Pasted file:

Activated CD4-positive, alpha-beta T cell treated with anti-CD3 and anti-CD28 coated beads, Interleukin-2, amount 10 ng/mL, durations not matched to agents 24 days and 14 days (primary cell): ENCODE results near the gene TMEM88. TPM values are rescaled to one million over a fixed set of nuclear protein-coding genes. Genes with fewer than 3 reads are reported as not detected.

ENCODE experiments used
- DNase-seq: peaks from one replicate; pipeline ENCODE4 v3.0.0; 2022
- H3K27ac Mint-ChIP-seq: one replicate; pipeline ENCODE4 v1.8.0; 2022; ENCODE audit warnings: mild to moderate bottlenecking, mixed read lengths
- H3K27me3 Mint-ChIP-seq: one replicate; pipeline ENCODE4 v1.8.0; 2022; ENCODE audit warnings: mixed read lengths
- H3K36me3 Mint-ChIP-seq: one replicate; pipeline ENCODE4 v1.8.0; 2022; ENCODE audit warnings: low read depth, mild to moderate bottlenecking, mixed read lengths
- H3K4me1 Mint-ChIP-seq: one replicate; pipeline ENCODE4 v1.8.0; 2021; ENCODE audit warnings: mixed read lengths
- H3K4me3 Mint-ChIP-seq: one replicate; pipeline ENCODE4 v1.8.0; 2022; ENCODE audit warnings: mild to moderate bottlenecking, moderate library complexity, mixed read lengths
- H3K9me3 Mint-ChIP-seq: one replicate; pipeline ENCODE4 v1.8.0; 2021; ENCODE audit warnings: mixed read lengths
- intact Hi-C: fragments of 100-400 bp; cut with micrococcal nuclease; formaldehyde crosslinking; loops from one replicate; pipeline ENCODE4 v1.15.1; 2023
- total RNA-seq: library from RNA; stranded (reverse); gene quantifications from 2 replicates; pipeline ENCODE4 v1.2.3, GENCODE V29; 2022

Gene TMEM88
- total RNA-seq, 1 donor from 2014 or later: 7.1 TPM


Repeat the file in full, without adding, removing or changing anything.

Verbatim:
Activated CD4-positive, alpha-beta T cell treated with anti-CD3 and anti-CD28 coated beads, Interleukin-2, amount 10 ng/mL, durations not matched to agents 24 days and 14 days (primary cell): ENCODE results near the gene TMEM88. TPM values are rescaled to one million over a fixed set of nuclear protein-coding genes. Genes with fewer than 3 reads are reported as not detected.

ENCODE experiments used
- DNase-seq: peaks from one replicate; pipeline ENCODE4 v3.0.0; 2022
- H3K27ac Mint-ChIP-seq: one replicate; pipeline ENCODE4 v1.8.0; 2022; ENCODE audit warnings: mild to moderate bottlenecking, mixed read lengths
- H3K27me3 Mint-ChIP-seq: one replicate; pipeline ENCODE4 v1.8.0; 2022; ENCODE audit warnings: mixed read lengths
- H3K36me3 Mint-ChIP-seq: one replicate; pipeline ENCODE4 v1.8.0; 2022; ENCODE audit warnings: low read depth, mild to moderate bottlenecking, mixed read lengths
- H3K4me1 Mint-ChIP-seq: one replicate; pipeline ENCODE4 v1.8.0; 2021; ENCODE audit warnings: mixed read lengths
- H3K4me3 Mint-ChIP-seq: one replicate; pipeline ENCODE4 v1.8.0; 2022; ENCODE audit warnings: mild to moderate bottlenecking, moderate library complexity, mixed read lengths
- H3K9me3 Mint-ChIP-seq: one replicate; pipeline ENCODE4 v1.8.0; 2021; ENCODE audit warnings: mixed read lengths
- intact Hi-C: fragments of 100-400 bp; cut with micrococcal nuclease; formaldehyde crosslinking; loops from one replicate; pipeline ENCODE4 v1.15.1; 2023
- total RNA-seq: library from RNA; stranded (reverse); gene quantifications from 2 replicates; pipeline ENCODE4 v1.2.3, GENCODE V29; 2022

Gene TMEM88
- total RNA-seq, 1 donor from 2014 or later: 7.1 TPM